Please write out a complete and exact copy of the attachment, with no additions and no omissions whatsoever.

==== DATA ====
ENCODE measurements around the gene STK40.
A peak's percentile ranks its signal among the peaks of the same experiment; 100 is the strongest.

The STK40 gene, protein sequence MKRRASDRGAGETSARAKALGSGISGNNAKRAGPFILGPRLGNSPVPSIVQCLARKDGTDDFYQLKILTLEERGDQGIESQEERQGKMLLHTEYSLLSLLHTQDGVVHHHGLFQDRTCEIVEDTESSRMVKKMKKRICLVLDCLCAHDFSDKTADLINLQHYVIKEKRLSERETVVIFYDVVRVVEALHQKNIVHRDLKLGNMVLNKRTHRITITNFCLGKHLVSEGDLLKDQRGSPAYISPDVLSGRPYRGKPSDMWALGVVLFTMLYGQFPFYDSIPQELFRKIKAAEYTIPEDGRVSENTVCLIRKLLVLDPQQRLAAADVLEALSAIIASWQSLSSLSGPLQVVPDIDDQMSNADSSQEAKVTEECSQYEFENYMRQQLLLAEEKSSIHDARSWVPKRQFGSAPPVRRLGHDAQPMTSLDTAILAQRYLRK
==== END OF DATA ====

ENCODE measurements around the gene STK40.
A peak's percentile ranks its signal among the peaks of the same experiment; 100 is the strongest.

The STK40 gene, protein sequence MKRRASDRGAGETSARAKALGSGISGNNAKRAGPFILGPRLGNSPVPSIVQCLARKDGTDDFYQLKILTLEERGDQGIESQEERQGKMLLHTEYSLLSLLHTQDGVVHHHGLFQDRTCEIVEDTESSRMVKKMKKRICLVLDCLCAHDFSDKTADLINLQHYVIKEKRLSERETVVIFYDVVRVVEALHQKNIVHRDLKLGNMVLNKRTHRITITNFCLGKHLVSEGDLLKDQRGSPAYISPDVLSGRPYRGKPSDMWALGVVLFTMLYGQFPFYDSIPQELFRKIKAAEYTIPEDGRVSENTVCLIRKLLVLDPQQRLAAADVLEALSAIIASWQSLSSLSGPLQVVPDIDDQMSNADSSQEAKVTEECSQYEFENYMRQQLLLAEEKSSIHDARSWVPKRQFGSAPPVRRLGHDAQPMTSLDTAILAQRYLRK